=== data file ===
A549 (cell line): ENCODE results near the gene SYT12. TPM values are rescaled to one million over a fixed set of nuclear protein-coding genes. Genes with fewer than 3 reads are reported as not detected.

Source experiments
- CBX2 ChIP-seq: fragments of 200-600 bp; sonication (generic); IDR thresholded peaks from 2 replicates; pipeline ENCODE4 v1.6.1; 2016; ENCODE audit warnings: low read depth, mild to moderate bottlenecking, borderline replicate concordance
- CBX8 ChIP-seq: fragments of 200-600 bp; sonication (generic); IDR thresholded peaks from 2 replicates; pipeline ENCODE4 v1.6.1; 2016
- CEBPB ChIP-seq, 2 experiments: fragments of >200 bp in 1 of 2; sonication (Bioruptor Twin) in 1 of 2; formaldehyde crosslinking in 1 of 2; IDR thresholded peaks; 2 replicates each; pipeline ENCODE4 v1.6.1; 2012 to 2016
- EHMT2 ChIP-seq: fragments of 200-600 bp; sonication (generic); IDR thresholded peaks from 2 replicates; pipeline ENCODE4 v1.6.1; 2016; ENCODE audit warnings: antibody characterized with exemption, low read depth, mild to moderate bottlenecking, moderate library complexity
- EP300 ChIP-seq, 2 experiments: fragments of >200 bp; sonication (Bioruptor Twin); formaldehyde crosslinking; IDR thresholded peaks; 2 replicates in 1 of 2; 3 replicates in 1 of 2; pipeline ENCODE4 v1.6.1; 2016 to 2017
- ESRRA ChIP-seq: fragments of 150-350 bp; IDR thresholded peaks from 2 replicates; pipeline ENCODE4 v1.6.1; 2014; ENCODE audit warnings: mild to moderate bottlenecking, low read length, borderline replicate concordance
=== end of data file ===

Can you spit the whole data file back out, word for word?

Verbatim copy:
A549 (cell line): ENCODE results near the gene SYT12. TPM values are rescaled to one million over a fixed set of nuclear protein-coding genes. Genes with fewer than 3 reads are reported as not detected.

Source experiments
- CBX2 ChIP-seq: fragments of 200-600 bp; sonication (generic); IDR thresholded peaks from 2 replicates; pipeline ENCODE4 v1.6.1; 2016; ENCODE audit warnings: low read depth, mild to moderate bottlenecking, borderline replicate concordance
- CBX8 ChIP-seq: fragments of 200-600 bp; sonication (generic); IDR thresholded peaks from 2 replicates; pipeline ENCODE4 v1.6.1; 2016
- CEBPB ChIP-seq, 2 experiments: fragments of >200 bp in 1 of 2; sonication (Bioruptor Twin) in 1 of 2; formaldehyde crosslinking in 1 of 2; IDR thresholded peaks; 2 replicates each; pipeline ENCODE4 v1.6.1; 2012 to 2016
- EHMT2 ChIP-seq: fragments of 200-600 bp; sonication (generic); IDR thresholded peaks from 2 replicates; pipeline ENCODE4 v1.6.1; 2016; ENCODE audit warnings: antibody characterized with exemption, low read depth, mild to moderate bottlenecking, moderate library complexity
- EP300 ChIP-seq, 2 experiments: fragments of >200 bp; sonication (Bioruptor Twin); formaldehyde crosslinking; IDR thresholded peaks; 2 replicates in 1 of 2; 3 replicates in 1 of 2; pipeline ENCODE4 v1.6.1; 2016 to 2017
- ESRRA ChIP-seq: fragments of 150-350 bp; IDR thresholded peaks from 2 replicates; pipeline ENCODE4 v1.6.1; 2014; ENCODE audit warnings: mild to moderate bottlenecking, low read length, borderline replicate concordance